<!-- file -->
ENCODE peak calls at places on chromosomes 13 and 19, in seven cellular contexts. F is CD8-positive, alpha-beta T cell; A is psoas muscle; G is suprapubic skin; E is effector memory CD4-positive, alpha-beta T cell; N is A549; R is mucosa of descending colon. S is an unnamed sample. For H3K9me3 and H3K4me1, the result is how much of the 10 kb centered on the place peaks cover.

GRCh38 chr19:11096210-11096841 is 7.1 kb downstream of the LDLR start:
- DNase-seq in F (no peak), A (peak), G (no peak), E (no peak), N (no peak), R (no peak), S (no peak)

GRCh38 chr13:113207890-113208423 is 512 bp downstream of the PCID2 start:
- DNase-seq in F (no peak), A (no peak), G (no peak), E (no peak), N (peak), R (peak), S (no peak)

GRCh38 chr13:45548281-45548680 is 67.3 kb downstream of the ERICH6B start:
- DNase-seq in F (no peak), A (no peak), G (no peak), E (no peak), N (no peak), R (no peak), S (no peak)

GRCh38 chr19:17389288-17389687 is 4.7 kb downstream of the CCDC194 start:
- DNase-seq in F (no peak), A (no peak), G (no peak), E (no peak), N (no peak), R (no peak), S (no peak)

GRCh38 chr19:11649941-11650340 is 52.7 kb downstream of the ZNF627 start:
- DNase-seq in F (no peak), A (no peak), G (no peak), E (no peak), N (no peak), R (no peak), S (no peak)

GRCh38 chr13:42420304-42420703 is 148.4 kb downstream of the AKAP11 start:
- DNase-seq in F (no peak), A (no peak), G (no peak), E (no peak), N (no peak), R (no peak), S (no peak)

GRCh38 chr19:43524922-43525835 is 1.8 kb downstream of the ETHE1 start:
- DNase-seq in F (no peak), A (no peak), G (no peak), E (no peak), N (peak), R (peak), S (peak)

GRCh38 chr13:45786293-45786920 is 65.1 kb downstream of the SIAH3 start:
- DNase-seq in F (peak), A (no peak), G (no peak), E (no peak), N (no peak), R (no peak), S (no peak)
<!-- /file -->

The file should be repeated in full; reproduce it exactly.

ENCODE peak calls at places on chromosomes 13 and 19, in seven cellular contexts. F is CD8-positive, alpha-beta T cell; A is psoas muscle; G is suprapubic skin; E is effector memory CD4-positive, alpha-beta T cell; N is A549; R is mucosa of descending colon. S is an unnamed sample. For H3K9me3 and H3K4me1, the result is how much of the 10 kb centered on the place peaks cover.

GRCh38 chr19:11096210-11096841 is 7.1 kb downstream of the LDLR start:
- DNase-seq in F (no peak), A (peak), G (no peak), E (no peak), N (no peak), R (no peak), S (no peak)

GRCh38 chr13:113207890-113208423 is 512 bp downstream of the PCID2 start:
- DNase-seq in F (no peak), A (no peak), G (no peak), E (no peak), N (peak), R (peak), S (no peak)

GRCh38 chr13:45548281-45548680 is 67.3 kb downstream of the ERICH6B start:
- DNase-seq in F (no peak), A (no peak), G (no peak), E (no peak), N (no peak), R (no peak), S (no peak)

GRCh38 chr19:17389288-17389687 is 4.7 kb downstream of the CCDC194 start:
- DNase-seq in F (no peak), A (no peak), G (no peak), E (no peak), N (no peak), R (no peak), S (no peak)

GRCh38 chr19:11649941-11650340 is 52.7 kb downstream of the ZNF627 start:
- DNase-seq in F (no peak), A (no peak), G (no peak), E (no peak), N (no peak), R (no peak), S (no peak)

GRCh38 chr13:42420304-42420703 is 148.4 kb downstream of the AKAP11 start:
- DNase-seq in F (no peak), A (no peak), G (no peak), E (no peak), N (no peak), R (no peak), S (no peak)

GRCh38 chr19:43524922-43525835 is 1.8 kb downstream of the ETHE1 start:
- DNase-seq in F (no peak), A (no peak), G (no peak), E (no peak), N (peak), R (peak), S (peak)

GRCh38 chr13:45786293-45786920 is 65.1 kb downstream of the SIAH3 start:
- DNase-seq in F (peak), A (no peak), G (no peak), E (no peak), N (no peak), R (no peak), S (no peak)